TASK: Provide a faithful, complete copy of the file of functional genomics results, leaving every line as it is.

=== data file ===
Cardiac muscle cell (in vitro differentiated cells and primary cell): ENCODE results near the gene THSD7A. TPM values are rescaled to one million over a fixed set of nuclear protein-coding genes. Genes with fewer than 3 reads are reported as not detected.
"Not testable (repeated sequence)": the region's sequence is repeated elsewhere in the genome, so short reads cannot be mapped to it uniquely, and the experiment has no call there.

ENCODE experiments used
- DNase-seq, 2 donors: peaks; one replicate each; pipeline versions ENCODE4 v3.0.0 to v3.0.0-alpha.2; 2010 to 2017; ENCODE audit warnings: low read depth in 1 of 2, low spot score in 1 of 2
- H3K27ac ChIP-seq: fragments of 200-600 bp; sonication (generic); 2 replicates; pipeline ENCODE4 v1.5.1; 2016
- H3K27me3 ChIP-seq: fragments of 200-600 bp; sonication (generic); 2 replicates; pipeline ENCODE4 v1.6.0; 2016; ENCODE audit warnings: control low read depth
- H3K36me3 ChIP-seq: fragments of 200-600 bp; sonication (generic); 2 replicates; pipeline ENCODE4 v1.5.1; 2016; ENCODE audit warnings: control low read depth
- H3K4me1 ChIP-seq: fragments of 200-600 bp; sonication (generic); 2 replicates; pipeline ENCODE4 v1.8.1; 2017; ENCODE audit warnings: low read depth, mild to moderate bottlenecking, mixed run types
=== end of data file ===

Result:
Cardiac muscle cell (in vitro differentiated cells and primary cell): ENCODE results near the gene THSD7A. TPM values are rescaled to one million over a fixed set of nuclear protein-coding genes. Genes with fewer than 3 reads are reported as not detected.
"Not testable (repeated sequence)": the region's sequence is repeated elsewhere in the genome, so short reads cannot be mapped to it uniquely, and the experiment has no call there.

ENCODE experiments used
- DNase-seq, 2 donors: peaks; one replicate each; pipeline versions ENCODE4 v3.0.0 to v3.0.0-alpha.2; 2010 to 2017; ENCODE audit warnings: low read depth in 1 of 2, low spot score in 1 of 2
- H3K27ac ChIP-seq: fragments of 200-600 bp; sonication (generic); 2 replicates; pipeline ENCODE4 v1.5.1; 2016
- H3K27me3 ChIP-seq: fragments of 200-600 bp; sonication (generic); 2 replicates; pipeline ENCODE4 v1.6.0; 2016; ENCODE audit warnings: control low read depth
- H3K36me3 ChIP-seq: fragments of 200-600 bp; sonication (generic); 2 replicates; pipeline ENCODE4 v1.5.1; 2016; ENCODE audit warnings: control low read depth
- H3K4me1 ChIP-seq: fragments of 200-600 bp; sonication (generic); 2 replicates; pipeline ENCODE4 v1.8.1; 2017; ENCODE audit warnings: low read depth, mild to moderate bottlenecking, mixed run types